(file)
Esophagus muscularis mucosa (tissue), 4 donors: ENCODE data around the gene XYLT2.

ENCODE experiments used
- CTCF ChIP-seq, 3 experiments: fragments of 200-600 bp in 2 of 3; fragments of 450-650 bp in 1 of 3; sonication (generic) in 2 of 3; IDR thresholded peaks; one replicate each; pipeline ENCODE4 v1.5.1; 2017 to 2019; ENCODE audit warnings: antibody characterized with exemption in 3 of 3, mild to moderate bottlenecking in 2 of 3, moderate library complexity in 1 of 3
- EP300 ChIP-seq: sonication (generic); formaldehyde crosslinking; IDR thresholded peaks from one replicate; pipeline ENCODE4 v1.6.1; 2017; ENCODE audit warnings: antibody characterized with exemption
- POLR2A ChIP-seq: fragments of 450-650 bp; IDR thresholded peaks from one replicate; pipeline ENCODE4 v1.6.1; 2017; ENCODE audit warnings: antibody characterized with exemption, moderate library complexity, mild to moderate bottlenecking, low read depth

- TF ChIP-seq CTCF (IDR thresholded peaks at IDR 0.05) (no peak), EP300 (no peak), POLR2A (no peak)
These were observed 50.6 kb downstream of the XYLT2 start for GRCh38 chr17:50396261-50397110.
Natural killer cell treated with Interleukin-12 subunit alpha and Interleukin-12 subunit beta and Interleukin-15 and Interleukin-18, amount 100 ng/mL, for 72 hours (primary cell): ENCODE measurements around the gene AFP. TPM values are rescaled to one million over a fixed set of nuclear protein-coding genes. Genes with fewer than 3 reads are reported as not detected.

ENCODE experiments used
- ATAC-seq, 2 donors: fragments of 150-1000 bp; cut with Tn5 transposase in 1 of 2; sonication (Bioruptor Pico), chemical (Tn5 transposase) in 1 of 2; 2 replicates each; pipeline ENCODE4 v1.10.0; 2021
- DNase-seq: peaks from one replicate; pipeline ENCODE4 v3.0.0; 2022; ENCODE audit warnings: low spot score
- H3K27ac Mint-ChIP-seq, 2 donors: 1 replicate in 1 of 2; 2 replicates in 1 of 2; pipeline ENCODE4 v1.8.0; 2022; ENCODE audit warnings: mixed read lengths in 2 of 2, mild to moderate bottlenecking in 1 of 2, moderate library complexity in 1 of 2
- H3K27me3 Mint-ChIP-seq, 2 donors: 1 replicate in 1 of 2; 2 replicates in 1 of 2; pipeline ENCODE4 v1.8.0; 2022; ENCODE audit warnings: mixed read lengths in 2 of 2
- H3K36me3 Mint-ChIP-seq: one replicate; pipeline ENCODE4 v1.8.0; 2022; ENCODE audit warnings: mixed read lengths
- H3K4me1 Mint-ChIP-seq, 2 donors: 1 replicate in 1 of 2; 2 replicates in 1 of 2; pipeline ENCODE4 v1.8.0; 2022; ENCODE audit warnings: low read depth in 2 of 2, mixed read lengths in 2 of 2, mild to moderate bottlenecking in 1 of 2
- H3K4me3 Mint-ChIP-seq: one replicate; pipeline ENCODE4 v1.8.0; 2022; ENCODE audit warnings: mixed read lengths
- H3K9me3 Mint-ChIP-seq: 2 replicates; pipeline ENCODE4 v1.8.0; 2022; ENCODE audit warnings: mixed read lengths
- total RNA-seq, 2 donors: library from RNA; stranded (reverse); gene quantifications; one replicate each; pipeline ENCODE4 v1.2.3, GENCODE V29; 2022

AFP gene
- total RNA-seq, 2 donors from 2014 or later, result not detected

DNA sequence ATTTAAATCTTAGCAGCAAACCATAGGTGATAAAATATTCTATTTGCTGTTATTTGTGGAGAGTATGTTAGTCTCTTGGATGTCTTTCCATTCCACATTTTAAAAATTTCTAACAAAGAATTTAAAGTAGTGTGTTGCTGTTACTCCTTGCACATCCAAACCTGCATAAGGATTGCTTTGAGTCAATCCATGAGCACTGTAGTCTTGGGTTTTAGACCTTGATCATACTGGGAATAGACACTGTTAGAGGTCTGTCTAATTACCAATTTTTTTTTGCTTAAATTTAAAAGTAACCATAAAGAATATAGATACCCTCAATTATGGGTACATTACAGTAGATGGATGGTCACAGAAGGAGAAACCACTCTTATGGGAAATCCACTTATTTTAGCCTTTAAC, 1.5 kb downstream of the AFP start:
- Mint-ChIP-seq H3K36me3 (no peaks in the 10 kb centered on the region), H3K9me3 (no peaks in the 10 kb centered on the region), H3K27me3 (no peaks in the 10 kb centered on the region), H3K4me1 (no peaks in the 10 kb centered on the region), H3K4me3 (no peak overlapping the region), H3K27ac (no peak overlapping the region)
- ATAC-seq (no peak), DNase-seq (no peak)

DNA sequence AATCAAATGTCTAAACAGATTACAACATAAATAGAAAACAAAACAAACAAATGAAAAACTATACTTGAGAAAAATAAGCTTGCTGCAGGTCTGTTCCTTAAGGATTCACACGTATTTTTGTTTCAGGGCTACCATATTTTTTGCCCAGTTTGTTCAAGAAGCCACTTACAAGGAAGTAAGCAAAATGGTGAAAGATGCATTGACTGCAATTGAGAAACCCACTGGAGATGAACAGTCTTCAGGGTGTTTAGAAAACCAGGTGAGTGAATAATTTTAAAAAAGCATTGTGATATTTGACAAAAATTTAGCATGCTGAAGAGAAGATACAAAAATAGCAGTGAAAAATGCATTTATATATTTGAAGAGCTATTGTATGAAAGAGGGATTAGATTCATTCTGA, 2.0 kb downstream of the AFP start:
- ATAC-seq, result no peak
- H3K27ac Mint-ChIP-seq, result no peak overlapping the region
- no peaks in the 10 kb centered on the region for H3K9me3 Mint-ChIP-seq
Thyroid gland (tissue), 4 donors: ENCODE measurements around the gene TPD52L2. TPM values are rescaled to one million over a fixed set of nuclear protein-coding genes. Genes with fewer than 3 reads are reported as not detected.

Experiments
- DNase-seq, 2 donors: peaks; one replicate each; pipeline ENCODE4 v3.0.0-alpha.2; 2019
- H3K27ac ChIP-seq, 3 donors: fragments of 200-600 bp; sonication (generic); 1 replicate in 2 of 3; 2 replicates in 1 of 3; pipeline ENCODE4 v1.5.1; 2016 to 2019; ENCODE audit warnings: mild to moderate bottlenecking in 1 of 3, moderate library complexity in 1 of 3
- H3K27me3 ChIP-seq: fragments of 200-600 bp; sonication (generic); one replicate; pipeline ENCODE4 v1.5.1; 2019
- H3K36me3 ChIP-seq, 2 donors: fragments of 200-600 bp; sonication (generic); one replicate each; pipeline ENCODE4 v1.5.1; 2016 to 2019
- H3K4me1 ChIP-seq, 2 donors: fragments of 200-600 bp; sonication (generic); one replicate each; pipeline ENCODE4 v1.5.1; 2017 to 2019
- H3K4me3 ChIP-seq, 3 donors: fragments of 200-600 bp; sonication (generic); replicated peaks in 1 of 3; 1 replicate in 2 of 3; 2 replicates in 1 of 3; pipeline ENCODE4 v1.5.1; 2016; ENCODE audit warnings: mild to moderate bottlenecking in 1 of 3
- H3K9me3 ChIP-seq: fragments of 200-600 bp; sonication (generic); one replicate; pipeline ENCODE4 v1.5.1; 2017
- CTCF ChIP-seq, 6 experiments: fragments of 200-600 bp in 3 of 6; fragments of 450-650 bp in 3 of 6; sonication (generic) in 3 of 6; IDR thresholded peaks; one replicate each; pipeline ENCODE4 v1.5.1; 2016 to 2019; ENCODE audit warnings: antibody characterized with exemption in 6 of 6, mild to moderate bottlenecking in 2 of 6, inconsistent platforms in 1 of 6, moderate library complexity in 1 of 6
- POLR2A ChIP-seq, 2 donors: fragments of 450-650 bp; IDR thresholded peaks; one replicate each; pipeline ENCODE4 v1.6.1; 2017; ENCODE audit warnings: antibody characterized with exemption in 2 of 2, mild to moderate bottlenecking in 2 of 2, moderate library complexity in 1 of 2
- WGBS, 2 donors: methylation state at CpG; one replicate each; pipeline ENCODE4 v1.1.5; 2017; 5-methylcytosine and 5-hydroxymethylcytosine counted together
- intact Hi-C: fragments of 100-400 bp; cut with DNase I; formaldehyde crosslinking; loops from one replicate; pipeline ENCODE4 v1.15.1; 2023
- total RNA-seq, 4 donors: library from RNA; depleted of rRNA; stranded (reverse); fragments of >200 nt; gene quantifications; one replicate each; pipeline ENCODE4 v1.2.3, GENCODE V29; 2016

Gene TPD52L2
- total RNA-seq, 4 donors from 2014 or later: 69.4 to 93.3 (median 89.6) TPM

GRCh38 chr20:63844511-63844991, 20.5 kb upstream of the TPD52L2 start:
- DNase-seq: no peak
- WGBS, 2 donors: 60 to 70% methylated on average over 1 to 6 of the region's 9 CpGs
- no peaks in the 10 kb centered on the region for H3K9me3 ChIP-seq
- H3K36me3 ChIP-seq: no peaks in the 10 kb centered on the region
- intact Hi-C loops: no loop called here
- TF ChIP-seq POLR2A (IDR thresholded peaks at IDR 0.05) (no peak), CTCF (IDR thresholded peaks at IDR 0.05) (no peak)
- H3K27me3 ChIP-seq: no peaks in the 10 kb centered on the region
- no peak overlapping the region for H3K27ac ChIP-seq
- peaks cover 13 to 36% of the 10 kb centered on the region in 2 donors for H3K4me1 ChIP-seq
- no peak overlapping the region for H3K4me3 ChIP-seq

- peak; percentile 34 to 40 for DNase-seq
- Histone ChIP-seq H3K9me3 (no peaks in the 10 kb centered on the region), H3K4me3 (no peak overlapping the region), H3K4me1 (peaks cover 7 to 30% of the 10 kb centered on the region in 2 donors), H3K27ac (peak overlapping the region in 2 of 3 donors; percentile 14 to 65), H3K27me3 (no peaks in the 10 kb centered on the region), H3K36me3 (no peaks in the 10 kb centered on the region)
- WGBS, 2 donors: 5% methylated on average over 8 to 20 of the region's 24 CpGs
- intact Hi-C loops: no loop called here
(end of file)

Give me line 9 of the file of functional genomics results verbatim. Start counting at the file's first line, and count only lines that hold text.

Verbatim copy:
ENCODE experiments used